Wednesday, December 12, 2012

King's Lynn Custom House

click photo to enlarge
I've written about the Custom House at King's Lynn before. This distinguished building of 1683 is an outstanding structure in a town of many remarkable old buildings. What I haven't mentioned - because I didn't know it at the time - is that, though it was built in the latest restrained classical style showing the influence of both Christopher Wren and Dutch architecture, it also carried on an old tradition that is seen in many old, semi-public buildings. When the Custom House began its life (as a merchants' exchange) the rounded-headed, ground floor arches were open to the street in the same way that medieval guildhalls, town halls and grammar schools often were. The upstairs room, as with these precursors, was always enclosed, and it remains so today. When were the arches blocked up? I don't know, but it may well have been quite early in the building's history.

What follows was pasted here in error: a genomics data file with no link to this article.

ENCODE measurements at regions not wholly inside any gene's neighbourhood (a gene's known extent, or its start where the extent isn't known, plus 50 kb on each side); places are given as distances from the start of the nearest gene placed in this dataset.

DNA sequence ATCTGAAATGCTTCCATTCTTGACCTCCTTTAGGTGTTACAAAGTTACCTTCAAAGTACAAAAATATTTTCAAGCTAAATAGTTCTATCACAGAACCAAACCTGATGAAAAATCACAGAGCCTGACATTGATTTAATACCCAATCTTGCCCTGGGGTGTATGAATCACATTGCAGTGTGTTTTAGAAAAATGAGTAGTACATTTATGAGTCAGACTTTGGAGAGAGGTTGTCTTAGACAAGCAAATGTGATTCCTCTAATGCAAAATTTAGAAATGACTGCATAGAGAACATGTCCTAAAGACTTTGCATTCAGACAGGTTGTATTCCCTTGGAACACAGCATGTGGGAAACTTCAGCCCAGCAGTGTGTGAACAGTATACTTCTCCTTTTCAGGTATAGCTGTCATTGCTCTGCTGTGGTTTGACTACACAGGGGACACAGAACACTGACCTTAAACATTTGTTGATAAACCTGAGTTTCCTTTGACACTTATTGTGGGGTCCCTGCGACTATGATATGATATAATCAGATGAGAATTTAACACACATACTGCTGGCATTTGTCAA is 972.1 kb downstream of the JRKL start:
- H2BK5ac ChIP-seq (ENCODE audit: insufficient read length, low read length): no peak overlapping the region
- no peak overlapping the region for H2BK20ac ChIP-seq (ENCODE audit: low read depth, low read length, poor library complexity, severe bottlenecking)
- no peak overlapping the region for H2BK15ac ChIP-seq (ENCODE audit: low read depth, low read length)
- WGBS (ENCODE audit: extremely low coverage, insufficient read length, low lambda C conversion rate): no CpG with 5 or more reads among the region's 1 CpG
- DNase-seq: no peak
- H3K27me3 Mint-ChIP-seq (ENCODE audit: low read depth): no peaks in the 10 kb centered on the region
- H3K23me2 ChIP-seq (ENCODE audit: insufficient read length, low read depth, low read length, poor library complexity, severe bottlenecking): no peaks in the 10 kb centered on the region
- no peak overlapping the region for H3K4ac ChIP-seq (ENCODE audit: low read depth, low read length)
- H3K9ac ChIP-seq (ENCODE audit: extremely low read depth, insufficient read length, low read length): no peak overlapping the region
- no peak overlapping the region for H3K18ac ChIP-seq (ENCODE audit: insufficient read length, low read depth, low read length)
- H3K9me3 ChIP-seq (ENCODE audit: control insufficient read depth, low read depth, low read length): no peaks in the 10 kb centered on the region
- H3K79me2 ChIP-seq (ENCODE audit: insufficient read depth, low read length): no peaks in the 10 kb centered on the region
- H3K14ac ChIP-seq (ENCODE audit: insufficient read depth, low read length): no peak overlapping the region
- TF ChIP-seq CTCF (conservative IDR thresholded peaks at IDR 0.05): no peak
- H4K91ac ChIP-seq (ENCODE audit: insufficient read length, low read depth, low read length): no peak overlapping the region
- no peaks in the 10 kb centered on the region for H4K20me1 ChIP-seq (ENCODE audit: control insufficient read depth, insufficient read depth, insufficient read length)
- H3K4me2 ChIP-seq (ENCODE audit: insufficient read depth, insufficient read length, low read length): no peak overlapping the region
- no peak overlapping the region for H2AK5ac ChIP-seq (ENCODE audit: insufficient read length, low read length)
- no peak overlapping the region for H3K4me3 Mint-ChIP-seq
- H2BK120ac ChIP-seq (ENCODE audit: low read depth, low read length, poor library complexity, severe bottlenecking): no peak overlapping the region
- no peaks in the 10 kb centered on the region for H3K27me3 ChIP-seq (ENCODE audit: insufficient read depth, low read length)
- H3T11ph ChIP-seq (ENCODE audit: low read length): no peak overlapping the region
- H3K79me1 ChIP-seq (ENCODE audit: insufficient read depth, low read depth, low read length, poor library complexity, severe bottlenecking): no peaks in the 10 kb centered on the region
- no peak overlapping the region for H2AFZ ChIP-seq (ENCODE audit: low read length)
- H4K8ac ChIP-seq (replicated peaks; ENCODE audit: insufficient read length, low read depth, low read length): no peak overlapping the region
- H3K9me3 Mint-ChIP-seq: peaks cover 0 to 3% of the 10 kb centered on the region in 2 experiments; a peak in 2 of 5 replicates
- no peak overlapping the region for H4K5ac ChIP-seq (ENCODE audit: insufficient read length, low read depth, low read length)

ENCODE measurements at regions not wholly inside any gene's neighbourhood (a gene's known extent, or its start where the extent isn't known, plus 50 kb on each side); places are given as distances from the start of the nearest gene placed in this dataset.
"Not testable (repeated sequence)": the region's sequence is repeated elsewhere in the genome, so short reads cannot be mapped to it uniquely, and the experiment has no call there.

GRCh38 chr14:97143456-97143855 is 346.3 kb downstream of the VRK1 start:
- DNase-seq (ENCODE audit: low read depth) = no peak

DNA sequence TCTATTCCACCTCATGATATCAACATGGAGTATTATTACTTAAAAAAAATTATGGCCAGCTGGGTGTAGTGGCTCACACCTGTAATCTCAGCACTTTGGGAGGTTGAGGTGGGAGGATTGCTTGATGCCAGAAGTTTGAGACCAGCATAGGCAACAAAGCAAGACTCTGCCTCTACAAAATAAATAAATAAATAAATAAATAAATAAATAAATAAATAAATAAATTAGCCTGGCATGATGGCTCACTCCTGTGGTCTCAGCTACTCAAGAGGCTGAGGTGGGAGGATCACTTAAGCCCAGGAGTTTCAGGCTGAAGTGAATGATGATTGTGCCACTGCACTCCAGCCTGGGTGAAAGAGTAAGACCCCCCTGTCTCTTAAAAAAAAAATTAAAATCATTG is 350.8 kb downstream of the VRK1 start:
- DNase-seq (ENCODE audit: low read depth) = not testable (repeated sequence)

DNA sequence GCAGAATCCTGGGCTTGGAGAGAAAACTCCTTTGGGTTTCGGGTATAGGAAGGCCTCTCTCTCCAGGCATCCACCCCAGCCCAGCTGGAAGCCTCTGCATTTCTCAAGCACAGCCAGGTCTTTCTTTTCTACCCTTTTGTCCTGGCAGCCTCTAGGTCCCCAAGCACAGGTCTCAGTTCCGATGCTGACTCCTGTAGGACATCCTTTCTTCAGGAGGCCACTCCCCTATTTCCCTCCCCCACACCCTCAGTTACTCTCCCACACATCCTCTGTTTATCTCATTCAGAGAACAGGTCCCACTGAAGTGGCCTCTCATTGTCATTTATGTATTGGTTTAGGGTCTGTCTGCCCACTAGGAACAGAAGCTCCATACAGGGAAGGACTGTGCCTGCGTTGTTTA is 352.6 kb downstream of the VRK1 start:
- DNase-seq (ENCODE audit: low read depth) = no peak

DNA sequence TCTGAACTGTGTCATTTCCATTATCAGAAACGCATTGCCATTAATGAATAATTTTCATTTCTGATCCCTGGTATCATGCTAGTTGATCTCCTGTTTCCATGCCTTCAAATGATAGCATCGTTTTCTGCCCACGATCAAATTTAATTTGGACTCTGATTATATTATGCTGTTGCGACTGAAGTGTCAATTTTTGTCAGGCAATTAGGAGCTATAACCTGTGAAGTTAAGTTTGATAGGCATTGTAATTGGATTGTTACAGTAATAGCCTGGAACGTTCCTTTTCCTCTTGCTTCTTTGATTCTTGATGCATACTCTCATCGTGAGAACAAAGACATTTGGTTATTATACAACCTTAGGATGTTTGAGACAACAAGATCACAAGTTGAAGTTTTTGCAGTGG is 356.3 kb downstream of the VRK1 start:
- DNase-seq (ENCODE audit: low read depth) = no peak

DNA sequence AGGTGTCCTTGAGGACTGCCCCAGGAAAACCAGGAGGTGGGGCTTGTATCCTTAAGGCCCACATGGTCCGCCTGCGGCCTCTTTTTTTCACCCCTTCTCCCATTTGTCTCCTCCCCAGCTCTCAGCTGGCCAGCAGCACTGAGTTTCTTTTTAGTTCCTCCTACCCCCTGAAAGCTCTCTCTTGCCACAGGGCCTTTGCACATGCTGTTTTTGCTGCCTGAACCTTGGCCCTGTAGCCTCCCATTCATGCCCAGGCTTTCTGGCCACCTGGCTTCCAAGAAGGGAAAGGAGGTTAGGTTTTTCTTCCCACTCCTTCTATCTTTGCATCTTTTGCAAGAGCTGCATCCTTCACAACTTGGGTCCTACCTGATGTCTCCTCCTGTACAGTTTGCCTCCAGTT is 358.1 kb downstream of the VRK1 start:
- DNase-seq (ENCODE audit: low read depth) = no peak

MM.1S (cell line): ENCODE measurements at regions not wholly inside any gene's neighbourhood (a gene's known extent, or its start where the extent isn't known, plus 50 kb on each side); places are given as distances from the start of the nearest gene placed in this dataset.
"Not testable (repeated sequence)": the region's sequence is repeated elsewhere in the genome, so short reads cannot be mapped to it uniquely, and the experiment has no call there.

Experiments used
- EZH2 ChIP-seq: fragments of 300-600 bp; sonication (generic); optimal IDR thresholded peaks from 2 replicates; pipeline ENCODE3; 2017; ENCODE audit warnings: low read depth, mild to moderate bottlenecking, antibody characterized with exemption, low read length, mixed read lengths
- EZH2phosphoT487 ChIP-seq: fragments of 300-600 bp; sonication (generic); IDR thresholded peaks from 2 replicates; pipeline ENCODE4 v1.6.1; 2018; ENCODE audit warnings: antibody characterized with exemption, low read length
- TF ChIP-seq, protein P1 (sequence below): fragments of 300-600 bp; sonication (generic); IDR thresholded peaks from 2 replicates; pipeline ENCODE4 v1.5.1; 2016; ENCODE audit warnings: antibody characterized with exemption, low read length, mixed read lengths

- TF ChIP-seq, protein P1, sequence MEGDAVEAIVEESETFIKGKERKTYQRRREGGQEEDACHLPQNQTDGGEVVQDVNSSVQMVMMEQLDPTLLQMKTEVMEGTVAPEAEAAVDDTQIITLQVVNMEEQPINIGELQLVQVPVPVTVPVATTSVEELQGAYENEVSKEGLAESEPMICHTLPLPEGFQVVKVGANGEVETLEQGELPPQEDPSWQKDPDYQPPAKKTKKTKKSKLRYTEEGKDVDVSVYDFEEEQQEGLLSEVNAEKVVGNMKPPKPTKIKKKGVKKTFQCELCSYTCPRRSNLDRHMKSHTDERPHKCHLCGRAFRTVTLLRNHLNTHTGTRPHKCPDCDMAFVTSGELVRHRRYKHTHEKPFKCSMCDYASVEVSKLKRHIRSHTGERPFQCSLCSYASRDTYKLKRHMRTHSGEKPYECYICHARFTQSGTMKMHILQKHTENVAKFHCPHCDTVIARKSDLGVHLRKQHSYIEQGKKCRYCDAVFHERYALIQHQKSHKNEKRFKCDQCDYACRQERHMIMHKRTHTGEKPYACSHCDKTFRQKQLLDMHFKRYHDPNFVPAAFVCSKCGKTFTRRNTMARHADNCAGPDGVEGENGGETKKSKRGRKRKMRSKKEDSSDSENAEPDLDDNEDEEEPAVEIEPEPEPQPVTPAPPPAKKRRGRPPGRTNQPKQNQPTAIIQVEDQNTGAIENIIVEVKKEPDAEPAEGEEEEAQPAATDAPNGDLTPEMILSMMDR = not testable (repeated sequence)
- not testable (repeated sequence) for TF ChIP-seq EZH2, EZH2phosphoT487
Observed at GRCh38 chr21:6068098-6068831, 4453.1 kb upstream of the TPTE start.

The classic view of the Custom House has either the dock basin and Purfleet Quay, or the statue of George Vancouver in the foreground. On my recent visit to the town, on a cold day with regular heavy showers, I looked for a different composition for the building. My first attempt was from a point near the pedimented doorway on the distant left of the photograph. However, the shot that I post today from further up the road, into the light, making the most of the sky, and with the gleam of water on the setts of the road and footpaths, works much better. I think it's a photograph that wouldn't work as well without the evidence of recent rain to enliven the foreground. The bicycle stands, though of little practical use in that particular location - I've never seen a bike fixed to them -  also help to give the image some depth.

photograph and text © Tony Boughen

Camera: Canon
Mode: Aperture Priority
Focal Length: 17mm
F No: f11
Shutter Speed: 1/80
ISO: 100
Exposure Compensation:  -0.33 EV
Image Stabilisation: N/A